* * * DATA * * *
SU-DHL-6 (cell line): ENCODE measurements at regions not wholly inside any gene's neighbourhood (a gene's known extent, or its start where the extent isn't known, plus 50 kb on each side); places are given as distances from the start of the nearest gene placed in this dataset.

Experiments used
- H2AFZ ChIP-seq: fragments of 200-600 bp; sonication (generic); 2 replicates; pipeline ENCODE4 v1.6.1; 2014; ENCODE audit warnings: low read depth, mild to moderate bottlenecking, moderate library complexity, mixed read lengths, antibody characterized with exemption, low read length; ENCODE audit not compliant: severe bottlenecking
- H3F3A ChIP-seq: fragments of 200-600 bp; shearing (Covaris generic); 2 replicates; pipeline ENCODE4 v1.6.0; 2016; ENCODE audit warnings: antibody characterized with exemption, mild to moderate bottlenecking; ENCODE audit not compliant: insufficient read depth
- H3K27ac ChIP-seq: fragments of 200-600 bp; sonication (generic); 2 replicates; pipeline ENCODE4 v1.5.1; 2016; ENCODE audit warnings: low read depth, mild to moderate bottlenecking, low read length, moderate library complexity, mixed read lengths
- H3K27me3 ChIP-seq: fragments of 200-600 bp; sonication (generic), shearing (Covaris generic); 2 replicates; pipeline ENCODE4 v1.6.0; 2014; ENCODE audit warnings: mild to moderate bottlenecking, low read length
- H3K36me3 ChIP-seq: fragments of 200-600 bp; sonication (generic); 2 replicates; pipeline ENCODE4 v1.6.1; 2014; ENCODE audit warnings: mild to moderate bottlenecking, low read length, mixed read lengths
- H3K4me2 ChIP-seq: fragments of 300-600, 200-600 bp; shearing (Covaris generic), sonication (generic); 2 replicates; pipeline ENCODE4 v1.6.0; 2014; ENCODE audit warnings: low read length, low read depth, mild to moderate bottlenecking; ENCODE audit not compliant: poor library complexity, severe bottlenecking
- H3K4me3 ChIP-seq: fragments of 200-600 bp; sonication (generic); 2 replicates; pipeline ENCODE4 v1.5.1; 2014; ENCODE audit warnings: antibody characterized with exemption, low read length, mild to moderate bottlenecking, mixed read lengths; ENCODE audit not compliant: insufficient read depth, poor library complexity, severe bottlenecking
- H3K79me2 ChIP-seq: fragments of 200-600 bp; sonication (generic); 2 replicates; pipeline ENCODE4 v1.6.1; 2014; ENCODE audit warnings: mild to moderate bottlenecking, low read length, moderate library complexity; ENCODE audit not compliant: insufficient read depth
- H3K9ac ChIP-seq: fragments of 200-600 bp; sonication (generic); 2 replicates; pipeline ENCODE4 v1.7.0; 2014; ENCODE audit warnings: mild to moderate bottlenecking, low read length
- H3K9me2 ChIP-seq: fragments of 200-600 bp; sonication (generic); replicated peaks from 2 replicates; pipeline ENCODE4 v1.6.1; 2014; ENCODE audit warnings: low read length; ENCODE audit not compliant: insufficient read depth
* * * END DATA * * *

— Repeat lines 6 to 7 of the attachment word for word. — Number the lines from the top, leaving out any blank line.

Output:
- H3K27me3 ChIP-seq: fragments of 200-600 bp; sonication (generic), shearing (Covaris generic); 2 replicates; pipeline ENCODE4 v1.6.0; 2014; ENCODE audit warnings: mild to moderate bottlenecking, low read length
- H3K36me3 ChIP-seq: fragments of 200-600 bp; sonication (generic); 2 replicates; pipeline ENCODE4 v1.6.1; 2014; ENCODE audit warnings: mild to moderate bottlenecking, low read length, mixed read lengths